What is Social Prescribing? Social Prescribing supports you to take control of your own health, make positive lifestyles changes and decide what you would like to do to feel healthier. The service is here to listen to you and connect you with opportunities in the community that might help you to feel better. This could include supporting you with things like managing your stress, loneliness, finding social groups, learning new skills, physical activity or getting information on employment, benefits, housing and legal advice.
How it works:
After your GP or nurse has suggested the service, you will be invited to an appointment with a Link Worker who will:
- Explore what is important to you in your life and your current wellbeing - Identify the local activities or services that you can benefit from - Gain support and encouragement to start using services that can help you The appointment will be at your GP surgery and can last up to 45 minutes. At the end of the appointment, you and your Link Worker will discuss what support you might need in the future. We will keep in contact with you after the appointment in case you need further support.
A few things to know:
This service is for those aged 18 years and above, however we can still provide support to parents of children under 18 by referring to the appropriate organisation.
Follow up appointments are available to provide ongoing support.
We can offer additional support to access the service (e.g. translators) upon request.
We are not able to fill in benefits forms (e.g. Universal Credit, Employment Support Allowance, Personal Independence Payments etc.) but can signpost to places that can support you with this.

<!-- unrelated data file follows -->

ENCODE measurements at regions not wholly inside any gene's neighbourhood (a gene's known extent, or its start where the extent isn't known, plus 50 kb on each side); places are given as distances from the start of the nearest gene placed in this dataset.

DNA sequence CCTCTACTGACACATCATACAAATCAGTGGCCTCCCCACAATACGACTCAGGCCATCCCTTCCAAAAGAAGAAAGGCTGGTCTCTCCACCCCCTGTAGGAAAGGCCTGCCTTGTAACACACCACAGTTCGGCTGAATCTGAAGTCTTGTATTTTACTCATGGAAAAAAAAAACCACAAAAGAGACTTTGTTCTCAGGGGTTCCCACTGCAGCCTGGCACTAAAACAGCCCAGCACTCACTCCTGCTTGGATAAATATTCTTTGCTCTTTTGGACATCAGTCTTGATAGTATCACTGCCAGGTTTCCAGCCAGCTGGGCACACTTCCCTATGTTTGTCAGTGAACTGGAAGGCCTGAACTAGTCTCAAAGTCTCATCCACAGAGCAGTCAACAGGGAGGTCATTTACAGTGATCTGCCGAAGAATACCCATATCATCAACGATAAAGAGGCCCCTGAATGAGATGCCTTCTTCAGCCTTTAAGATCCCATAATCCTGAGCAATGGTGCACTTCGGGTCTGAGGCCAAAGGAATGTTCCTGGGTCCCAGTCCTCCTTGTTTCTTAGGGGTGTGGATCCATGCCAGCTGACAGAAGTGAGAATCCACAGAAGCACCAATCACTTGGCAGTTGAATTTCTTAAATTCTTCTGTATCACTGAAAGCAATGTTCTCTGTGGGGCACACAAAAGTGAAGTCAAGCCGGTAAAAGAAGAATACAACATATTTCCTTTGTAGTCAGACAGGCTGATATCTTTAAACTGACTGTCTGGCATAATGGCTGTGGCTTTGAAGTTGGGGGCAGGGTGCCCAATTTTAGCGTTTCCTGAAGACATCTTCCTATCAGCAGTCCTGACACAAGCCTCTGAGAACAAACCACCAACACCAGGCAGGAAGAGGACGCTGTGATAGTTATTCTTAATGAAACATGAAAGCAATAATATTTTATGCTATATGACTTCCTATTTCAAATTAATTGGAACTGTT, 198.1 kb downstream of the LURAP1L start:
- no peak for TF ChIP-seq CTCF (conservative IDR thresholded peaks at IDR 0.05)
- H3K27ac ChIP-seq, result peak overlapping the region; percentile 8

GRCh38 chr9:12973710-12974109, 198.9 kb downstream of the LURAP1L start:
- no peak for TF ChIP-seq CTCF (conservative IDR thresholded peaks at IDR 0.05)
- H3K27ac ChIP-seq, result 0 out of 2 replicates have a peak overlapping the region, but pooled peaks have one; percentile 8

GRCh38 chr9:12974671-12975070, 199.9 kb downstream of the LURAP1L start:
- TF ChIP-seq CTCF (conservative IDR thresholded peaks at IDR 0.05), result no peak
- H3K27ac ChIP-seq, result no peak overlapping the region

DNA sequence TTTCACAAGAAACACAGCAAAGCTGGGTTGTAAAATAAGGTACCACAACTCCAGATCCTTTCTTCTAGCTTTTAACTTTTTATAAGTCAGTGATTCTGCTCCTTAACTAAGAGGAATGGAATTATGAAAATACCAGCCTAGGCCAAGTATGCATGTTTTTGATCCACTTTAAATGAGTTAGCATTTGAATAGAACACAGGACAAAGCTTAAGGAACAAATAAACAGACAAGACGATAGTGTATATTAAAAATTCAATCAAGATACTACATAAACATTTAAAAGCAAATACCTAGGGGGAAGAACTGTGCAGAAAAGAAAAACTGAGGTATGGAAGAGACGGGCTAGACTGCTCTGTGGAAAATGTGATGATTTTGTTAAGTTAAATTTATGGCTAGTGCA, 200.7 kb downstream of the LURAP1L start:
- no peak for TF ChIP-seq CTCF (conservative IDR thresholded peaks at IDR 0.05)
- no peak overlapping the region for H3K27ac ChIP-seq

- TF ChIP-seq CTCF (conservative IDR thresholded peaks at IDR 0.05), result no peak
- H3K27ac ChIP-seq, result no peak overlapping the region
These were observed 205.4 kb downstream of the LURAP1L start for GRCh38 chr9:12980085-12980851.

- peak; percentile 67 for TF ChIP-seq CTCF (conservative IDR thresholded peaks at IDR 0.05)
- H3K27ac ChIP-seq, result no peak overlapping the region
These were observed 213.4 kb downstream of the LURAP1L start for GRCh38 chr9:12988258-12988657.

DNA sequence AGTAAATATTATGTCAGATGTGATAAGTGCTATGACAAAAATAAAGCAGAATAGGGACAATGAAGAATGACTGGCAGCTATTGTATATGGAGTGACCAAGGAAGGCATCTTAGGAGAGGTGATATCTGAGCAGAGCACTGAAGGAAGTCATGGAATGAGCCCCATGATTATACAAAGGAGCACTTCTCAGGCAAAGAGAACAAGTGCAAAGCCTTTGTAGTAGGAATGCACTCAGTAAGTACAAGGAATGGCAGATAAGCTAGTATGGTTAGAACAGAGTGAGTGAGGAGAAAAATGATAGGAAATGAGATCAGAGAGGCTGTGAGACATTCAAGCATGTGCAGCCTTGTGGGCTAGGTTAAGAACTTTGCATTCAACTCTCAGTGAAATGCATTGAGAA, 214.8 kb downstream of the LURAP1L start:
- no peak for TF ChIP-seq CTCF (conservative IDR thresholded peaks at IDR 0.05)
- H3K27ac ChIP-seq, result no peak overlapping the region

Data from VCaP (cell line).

We are separate to Social Services and are not designed for crisis situations.
Help with Social Care
Adult Social Care teams can provide information, support and guidance to adults with care and support needs, and those who look after them. They provide:
- Help so you can continue to live independently - Advice about adaptations and equipment - Personal alarms and security - Support for different types of housing
Home adaptations are changes you can make to your home. These make it safer and easier to move around and do everyday tasks. If you, or someone you know, struggles with everyday tasks, there might be gadgets or equipment to help make life easier. This includes:
- Bathroom adaptations - Walking aids - Ramps and grab rails - Personal alarms and security aids
In the unfortunate event that a person has passed away, there are three things that must be done in the first few days:
- Get a Death Certificate from your GP or hospital doctor (this is necessary to register the death) - Register the death within 5 days. You will then receive the necessary documents for the funeral. - Make the necessary funeral arrangements.
Anyone can find themselves in the unexpected situation of struggling to feed their family because of illness, disability, family breakdown or the loss of a job.
Food banks can provide emergency food through a food voucher scheme. If you find your self struggling to provide basic food for your family, we can help by referring you to services that can make an assessment, provide food bank vouchers and also advise on your benefit rights.
A person is consider a child or young adult up to the age of 18yrs.
Guide to 'What is Child Abuse?' If you are concerned a child is or may be at risk of neglect or abuse you must report your concerns. If you feel there is a significant risk of harm call the police on 111 If you are concerned about immediate risk or criminal activity call 999 Get support for a vulnerable child or young person at Childlineor they can call 0800 1111 (free)
If you are worried about a child or young adult and are not sure what to do, get advice from the NSPCC.